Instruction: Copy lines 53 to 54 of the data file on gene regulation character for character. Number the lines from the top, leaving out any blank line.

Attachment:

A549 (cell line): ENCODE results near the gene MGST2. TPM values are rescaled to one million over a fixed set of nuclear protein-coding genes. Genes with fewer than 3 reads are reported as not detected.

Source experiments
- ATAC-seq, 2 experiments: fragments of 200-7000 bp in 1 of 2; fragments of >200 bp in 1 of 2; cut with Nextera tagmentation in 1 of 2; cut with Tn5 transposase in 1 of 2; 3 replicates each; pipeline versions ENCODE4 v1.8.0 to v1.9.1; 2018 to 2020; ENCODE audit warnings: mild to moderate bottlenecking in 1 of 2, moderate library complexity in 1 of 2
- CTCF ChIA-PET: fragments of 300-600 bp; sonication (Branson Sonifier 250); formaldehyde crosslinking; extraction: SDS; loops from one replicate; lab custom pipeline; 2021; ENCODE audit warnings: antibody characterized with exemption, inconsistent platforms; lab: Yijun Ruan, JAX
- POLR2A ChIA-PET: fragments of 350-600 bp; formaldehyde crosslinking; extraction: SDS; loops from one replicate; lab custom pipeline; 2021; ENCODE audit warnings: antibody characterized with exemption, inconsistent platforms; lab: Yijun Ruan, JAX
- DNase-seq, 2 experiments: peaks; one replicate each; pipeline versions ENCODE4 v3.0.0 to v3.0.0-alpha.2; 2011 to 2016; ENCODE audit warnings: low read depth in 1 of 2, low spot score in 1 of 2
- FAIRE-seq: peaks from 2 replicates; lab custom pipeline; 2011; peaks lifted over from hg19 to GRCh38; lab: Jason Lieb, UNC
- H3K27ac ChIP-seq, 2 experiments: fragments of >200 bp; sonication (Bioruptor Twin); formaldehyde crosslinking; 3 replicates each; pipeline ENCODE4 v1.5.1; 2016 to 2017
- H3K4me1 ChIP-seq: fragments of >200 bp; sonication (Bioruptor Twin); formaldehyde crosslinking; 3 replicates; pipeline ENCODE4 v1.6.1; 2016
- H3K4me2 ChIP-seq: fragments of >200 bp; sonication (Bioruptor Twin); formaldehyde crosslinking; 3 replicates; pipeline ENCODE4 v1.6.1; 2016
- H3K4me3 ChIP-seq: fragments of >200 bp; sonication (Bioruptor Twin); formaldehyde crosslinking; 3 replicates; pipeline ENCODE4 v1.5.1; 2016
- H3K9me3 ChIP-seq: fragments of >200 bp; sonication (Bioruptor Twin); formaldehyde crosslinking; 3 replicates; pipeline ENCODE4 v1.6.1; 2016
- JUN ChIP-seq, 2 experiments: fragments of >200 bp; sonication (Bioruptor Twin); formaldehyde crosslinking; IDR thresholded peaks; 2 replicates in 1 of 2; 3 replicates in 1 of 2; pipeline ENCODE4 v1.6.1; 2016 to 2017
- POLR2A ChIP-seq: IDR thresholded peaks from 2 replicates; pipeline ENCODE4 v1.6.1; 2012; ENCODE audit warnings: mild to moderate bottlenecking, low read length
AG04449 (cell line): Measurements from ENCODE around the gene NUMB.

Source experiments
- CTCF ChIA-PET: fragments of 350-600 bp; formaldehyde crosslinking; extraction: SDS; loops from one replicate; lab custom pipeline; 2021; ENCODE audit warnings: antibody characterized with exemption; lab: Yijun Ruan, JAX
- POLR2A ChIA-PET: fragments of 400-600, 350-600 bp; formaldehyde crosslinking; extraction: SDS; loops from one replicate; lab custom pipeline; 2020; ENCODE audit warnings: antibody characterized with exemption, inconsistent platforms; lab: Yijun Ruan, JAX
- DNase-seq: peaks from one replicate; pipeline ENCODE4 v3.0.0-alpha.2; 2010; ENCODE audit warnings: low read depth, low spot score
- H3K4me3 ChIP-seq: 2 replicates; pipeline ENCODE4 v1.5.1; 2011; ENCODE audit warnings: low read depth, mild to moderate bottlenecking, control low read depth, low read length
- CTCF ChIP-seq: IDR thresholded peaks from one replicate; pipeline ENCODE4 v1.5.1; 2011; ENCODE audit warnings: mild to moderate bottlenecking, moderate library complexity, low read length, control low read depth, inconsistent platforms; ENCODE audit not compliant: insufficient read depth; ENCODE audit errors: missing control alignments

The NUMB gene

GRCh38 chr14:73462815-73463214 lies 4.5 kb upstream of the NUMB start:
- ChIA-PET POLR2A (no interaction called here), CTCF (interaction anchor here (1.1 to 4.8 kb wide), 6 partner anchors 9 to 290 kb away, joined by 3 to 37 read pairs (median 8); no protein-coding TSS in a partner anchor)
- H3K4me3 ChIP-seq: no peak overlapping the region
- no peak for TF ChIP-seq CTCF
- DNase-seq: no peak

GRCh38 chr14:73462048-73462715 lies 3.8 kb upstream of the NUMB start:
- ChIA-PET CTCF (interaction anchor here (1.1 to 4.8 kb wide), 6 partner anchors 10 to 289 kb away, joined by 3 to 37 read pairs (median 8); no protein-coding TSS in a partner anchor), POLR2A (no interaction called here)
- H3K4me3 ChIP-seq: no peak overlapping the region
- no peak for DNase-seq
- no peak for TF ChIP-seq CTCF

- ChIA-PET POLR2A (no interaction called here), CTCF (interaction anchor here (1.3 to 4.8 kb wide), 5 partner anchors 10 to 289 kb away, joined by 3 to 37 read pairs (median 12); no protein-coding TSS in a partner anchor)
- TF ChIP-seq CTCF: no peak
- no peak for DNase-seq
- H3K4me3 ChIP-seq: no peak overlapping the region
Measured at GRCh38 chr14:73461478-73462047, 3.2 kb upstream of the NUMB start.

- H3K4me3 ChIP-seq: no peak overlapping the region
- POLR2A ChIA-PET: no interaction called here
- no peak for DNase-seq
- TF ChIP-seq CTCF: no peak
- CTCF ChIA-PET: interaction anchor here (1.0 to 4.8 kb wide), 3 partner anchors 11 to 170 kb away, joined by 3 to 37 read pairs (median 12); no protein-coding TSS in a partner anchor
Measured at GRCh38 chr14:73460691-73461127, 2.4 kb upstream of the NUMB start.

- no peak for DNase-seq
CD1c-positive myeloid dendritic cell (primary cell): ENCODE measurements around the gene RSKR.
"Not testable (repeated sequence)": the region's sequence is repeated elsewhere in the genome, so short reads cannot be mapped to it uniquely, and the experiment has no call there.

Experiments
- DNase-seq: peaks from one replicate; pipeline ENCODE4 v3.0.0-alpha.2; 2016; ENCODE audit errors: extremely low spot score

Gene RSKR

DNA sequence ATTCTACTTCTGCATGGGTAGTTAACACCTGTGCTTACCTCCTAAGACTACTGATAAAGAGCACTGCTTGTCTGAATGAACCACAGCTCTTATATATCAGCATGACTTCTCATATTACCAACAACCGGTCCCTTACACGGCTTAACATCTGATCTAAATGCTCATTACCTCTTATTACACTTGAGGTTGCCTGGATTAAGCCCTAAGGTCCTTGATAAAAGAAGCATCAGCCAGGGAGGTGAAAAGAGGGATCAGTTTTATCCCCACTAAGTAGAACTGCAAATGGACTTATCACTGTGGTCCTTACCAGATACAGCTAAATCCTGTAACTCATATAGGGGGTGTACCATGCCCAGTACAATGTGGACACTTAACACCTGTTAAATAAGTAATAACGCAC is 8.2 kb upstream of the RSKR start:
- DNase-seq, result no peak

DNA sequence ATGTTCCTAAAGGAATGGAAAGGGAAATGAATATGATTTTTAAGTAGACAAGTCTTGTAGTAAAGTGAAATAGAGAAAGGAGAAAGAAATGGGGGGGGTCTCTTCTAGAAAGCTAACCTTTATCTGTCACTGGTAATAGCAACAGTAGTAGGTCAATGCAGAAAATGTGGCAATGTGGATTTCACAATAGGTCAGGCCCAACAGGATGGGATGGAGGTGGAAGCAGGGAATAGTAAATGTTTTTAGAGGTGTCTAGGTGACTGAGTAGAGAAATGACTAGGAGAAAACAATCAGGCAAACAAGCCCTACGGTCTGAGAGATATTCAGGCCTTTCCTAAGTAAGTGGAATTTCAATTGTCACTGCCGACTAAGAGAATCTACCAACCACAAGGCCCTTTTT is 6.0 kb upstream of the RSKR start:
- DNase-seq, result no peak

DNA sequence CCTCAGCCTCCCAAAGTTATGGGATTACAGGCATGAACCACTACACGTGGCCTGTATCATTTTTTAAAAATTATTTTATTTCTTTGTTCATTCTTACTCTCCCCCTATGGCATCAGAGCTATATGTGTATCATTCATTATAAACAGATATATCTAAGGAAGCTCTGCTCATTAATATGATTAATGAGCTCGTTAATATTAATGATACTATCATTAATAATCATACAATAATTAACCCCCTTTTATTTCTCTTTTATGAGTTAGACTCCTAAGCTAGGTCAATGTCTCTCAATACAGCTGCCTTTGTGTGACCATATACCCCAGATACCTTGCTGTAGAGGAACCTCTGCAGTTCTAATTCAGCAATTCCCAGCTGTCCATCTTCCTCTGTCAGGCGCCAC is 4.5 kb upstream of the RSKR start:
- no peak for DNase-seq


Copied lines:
- DNase-seq, result no peak

DNA sequence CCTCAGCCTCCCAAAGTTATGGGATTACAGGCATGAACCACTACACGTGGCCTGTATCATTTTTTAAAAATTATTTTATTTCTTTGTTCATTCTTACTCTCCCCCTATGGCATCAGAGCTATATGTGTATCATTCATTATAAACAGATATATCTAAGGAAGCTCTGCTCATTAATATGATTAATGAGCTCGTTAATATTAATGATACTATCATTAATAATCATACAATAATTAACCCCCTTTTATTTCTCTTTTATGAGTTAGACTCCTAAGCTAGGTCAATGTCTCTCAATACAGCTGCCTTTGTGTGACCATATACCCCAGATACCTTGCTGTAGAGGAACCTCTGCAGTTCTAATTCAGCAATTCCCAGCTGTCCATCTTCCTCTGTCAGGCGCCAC is 4.5 kb upstream of the RSKR start: